It is a four steps process:
When browser tries to access other application the interceptor redirects it to SSO server
The browser submits previously authenticated token (cookie) to the SSO server
SSO server validates and forwards browser with access token and other user related information to interceptor
Based on user related attributes the interceptor allows the browser to access the application
We need to consider below-mentioned factors while doing the hardware capacity planning. These factors help to understand what would be the best hardware resources should be available in order to get the best performance.
1) Get the number users expected in a day.
2) Get the peak hour(s) and percentage of a total number of users during that period.
3) Average user visit time.
4) A number of pages visits during average user time.
5) Find out static and dynamic resources on certain pages.
6) Ask for headroom factor.
Based on above input, calculate, the total number of concurrent users in 1 sec, throughout (page rate), throughout (requests).
Once you done with a calculation, consider a server with good configuration and do the testing and find out what out server gives in terms of x number of requests.
Based on the output from that server, increase the number of servers and calculate the output. Once you reach to a level where you find your requirement is filling then finalize the configuration for capacity.
In computer science, marshaling is the process of transforming the memory representation of an object to a data format suitable for storage or transmission, and it is typically used when data must be moved between different parts of a computer program or from one program to another. Marshaling is similar to serialization and is used to communicate to remote objects with an object.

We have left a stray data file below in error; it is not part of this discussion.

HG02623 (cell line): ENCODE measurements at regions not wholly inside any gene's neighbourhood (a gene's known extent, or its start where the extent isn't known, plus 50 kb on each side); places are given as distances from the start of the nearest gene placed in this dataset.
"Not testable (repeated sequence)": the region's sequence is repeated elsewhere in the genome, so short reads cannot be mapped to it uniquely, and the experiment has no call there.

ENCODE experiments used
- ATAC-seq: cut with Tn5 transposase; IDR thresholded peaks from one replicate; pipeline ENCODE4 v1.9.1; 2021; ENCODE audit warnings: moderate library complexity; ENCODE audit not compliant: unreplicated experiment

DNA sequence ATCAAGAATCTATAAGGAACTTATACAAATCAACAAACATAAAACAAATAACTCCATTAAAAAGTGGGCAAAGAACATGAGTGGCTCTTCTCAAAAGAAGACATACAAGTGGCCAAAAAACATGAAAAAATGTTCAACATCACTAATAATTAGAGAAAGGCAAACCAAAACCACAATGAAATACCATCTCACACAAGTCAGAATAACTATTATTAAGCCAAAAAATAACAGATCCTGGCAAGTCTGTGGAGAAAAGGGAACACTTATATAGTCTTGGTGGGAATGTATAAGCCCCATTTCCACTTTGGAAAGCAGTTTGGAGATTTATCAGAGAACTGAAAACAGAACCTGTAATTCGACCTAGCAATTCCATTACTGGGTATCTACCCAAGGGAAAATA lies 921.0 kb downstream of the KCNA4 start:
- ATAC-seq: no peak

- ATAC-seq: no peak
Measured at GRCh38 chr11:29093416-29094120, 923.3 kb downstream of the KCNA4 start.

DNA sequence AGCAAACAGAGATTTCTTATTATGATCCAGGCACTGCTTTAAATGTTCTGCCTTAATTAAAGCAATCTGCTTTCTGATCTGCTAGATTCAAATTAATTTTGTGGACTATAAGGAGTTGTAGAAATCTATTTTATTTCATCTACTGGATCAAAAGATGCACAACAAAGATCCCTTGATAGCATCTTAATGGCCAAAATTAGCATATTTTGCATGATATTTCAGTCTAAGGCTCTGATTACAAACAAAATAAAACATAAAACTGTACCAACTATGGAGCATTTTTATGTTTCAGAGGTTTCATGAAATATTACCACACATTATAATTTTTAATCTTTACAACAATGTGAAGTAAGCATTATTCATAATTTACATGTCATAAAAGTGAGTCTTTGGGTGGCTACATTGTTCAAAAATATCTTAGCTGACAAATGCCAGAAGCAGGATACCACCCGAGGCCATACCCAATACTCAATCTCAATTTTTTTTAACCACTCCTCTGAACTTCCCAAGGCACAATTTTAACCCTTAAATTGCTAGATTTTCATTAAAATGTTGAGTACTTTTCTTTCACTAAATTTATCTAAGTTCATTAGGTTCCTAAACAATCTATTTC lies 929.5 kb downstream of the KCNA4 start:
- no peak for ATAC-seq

Extent – the basic unit in which space is managed. An extent is eight physically contiguous pages, or 64 KB. This means SQL Server databases have 16 extents per megabyte.
Uniform extents – owned by a single object; all eight pages in the extent can only be used by the owning object.
Mixed extents – shared by up to eight objects. Each of the eight pages in the extent can be owned by a different object.
Allocation Unit – a set of particular types of pages.
Partition – is a unit of data organization.
Heap – a table without a clustered index.
IAM – Index Allocation Map-the page that keeps track of all the pages allocated to a heap. (Can be more than one)
B+ Trees – B-tree stands for â€œbalanced tree,â€ and SQL Server uses a special kind called B+ trees (pronounced â€œb-plus treesâ€) that are not kept strictly balanced in all ways at all times. Unlike a normal tree, B-trees are always inverted, with their root (a single page) at the top and their leaf level at the bottom.
Root Node – The top node of the B+ tree is called the root node.
SGAM – tracks shared extents.
GAM- tracks an allocation event.
Page – The fundamental unit of data storage in SQL Server
DBCC PAGE – allows you to examine the contents of data and index pages.
DBCC IND – lists of all database pages that make up the selected index or partition.
Data Page – stores data,except text, ntext, image, nvarchar(max), varchar(max), varbinary(max), and xml data, when text in row is set to ON.
Log Files – a series of log records.
Extents – a collection of eight physically contiguous pages and are used to efficiently manage the pages.
.mdf – Primary data file.
.ndf – Secondary data file.
Studying and exploring the Architecture modules.
Requirement Traceability Matrix or RTM captures all requirements proposed by the client or development team and their traceability in a single document delivered at the conclusion of the life-cycle. In other words, it is a document that maps and traces user requirement with test cases.
The Requirements Traceability Matrix (RTM) is a document that links requirements throughout the validation process. The purpose of the Requirements Traceability Matrix is to ensure that all requirements defined for a system are tested in the test protocols.